</p> <p>First, you wake up and do what has become second nature to journalists: <a href="">log on to Twitter</a> and find out what scandal is on your plate for the day. The misdeeds of the president’s brood, the next cabinet minister to claim the Earth is flat, or that euclidean geometry is a communist plot, or the latest anti-democratic provocation of the president.&nbsp;</p> <p>Then you frantically attempt to come to terms with the level of insanity on display, check what those in the know are saying about the scandal, file a piece, only to find out that the government has only doubled down despite facing widespread international condemnation, rebuke from the Supreme Court or Congress, and the <a href="">outrage of respected Brazilian commentators</a>.</p> <p>If you are unlucky, you will be besieged by a legion of suspiciously robotic Twitter accounts, or locked into the black hole of trying to interpret the logic of the scandal. Someone will inevitably insist you don’t worry too much, because there are still “adults in the room” that will prevent the situation from getting too out of control.</p> <p>Then, as always, Mr. Bolsonaro will make a sort of <a href="">token move in the direction of moderation</a> after having pointed gun fingers at a communist toddler and defended it on a Facebook live broadcast. Some will say that the government is finally coming to its senses. Then, Carlos Bolsonaro — the president&#8217;s second-eldest son and general of his father&#8217;s social media army — will post an absurdist stream of consciousness on Twitter in the form of a poem.&nbsp;</p> <p>Then, we go to bed and start the day all over again.</p> <figure class="wp-block-image"><img loading="lazy" width="997" height="552" src="" alt="goundhog day" class="wp-image-37946" srcset=" 997w, 300w, 768w, 610w" sizes="(max-width: 997px) 100vw, 997px" /><figcaption>Like Bill Murray in &#8216;Groundhog Day,&#8217; Brazil seems to be stuck on the same loop. Photo: Still via Wiki</figcaption></figure> <h2>From comedy to horror</h2> <p>Like Phil, we initially welcomed the raw meat and ease of covering this government of flat-earthers as an opportunity to indulge in our coverage. This shifted to despair as we realized that the <a href="">flat-earthers were in power</a> and enjoyed the support of much of the Brazilian elite and the general population. Even as Brazil faces utter catastrophe in the face of the Covid-19 pandemic — and the economic chaos it will leave in its wake — we are still reliving the same news day, except now the genre has changed from black comedy to slasher horror.</p> <p>Mr. Bolsonaro has turned himself into Jason Voorhees without a hockey mask, terrorizing the nation with his <a href="">brood of unruly sons</a>. Now, as the Covid-19 body count piles up, we are reliving a horror movie day-in, day-out.</p> <p>This is not to discount the great and brave work of Brazilian journalists in the firing line of the president’s army of online trolls, from <em>Folha de S.Paulo&#8217;s </em><a href="">Patrícia Campos Mello</a> to <a href=""><em>The Intercept</em></a>. The sad truth is that journalism alone cannot hold a president to account. Strong institutions, mobilized social movements, and an organized opposition can, but Brazil lacks all of these things at the present moment.&nbsp;</p> <p>Mr. Bolsonaro has always been <a href="">consistent</a>. He never backs down and always aims to increase his level of offensiveness and escalate crises. So far, the opposition has been largely toothless and focused on showing &#8220;outrage,&#8221; while those who are hostage to the news cycle have been trapped in the endless loop of trying to explain the latest grotesqueries for a general audience.&nbsp;</p> <p>I have been doing this for an international — mostly South African — audience since the very beginning. My appreciation for the absurd has turned into numb hopelessness, with the realization that the government has life in it still.&nbsp;</p> <p>Despite the president’s <a href="">indifference</a> to the suffering of his people and the government’s refusal to tackle a <a href="">systemic crisis</a> with a measure of responsibility, Mr. Bolsonaro is far from finished. The political opposition is too weak and fragmented to hurt him, and Congress still thinks impeachment is not worth the effort. The mainstream opposition to Mr. Bolsonaro has been more guided by the presidential ambitions of the likes of São Paulo Governor João Doria and his Rio de Janeiro counterpart Wilson Witzel, than any sort of real concern for the Brazilian people.&nbsp;</p> <p>Democratic institutions, such as the Supreme Court, might prevent Mr. Bolsonaro from appointing his son’s close friend as the new Federal Police Chief, but they cannot force the government to take action to save lives and the economy. Meanwhile, its Groundhog Day again for those of us who cover Brazil, with no prospect of relief. Even if Mr. Bolsonaro does get forced out, there is no guarantee that those who replace him will have any more respect for democracy.</p> <p>Like Phil, we are waiting for the groundhog to emerge from its burrow and signal the beginning of a new season. But Spring has not arrived in Brazil, and it may not arrive for some time.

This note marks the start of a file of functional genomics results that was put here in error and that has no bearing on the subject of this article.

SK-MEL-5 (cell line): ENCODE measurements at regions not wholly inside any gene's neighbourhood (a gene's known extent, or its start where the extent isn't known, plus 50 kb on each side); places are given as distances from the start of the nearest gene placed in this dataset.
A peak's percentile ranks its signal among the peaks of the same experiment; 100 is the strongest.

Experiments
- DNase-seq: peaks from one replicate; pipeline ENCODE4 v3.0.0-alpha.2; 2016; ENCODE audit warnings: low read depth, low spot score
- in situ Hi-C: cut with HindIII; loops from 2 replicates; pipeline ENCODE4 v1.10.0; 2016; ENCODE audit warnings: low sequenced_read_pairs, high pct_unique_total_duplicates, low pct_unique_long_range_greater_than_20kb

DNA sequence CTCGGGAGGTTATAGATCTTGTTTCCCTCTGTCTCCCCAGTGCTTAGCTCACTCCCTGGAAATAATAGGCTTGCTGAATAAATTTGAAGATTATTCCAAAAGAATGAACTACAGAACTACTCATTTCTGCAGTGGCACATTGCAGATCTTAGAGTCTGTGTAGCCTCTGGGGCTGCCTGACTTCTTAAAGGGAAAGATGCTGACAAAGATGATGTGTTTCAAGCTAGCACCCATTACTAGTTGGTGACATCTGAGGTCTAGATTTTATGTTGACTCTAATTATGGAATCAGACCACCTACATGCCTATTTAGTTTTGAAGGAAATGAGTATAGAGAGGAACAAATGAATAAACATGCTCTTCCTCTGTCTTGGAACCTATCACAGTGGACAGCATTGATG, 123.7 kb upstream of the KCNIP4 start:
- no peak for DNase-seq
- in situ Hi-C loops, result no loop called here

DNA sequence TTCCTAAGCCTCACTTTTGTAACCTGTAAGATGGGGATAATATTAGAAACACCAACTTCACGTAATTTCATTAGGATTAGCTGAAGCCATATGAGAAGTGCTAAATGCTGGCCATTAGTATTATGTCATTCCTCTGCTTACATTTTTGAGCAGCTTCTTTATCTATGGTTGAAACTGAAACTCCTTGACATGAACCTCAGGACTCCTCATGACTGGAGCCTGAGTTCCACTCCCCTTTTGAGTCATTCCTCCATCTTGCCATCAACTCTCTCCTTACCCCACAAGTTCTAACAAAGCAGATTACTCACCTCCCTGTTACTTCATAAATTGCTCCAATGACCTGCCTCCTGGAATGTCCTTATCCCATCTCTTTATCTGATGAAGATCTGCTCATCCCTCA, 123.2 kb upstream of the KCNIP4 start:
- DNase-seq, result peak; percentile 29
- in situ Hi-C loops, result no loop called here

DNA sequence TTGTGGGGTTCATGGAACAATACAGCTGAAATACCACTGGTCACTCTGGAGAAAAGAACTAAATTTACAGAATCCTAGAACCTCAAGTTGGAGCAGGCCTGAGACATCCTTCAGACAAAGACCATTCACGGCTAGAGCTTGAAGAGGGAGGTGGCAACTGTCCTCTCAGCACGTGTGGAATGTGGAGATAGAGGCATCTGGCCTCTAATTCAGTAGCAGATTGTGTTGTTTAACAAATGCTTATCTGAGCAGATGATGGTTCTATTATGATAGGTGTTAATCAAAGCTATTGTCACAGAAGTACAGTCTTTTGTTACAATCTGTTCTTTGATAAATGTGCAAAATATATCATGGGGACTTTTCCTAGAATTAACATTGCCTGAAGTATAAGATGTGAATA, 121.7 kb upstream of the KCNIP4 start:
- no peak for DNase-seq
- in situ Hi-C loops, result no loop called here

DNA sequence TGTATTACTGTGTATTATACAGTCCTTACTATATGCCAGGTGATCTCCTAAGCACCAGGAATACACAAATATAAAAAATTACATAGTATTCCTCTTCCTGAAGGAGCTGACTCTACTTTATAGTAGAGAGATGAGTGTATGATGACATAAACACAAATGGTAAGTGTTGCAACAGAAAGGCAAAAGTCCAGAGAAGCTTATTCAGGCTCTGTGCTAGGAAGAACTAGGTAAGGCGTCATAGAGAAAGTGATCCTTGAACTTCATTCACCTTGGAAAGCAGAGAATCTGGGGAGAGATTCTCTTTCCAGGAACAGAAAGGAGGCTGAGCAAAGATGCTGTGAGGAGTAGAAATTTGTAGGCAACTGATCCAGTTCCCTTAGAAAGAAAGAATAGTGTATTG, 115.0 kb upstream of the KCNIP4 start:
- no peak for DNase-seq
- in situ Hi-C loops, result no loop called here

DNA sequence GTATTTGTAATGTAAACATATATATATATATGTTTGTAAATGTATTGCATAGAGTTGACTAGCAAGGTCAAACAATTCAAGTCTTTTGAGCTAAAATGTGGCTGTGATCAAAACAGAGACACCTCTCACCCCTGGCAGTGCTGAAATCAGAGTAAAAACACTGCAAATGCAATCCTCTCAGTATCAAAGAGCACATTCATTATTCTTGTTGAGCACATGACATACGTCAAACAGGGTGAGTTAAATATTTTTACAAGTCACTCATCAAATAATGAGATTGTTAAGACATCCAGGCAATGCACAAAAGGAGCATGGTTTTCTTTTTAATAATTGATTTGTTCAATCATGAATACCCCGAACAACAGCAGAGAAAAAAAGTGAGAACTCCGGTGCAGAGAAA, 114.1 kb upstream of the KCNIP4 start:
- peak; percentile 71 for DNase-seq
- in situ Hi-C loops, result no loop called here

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Benjamin Fogel

Benjamin Fogel is a Ph.D. candidate in Latin American History at New York University and a Contributing Editor to Jacobin Magazine.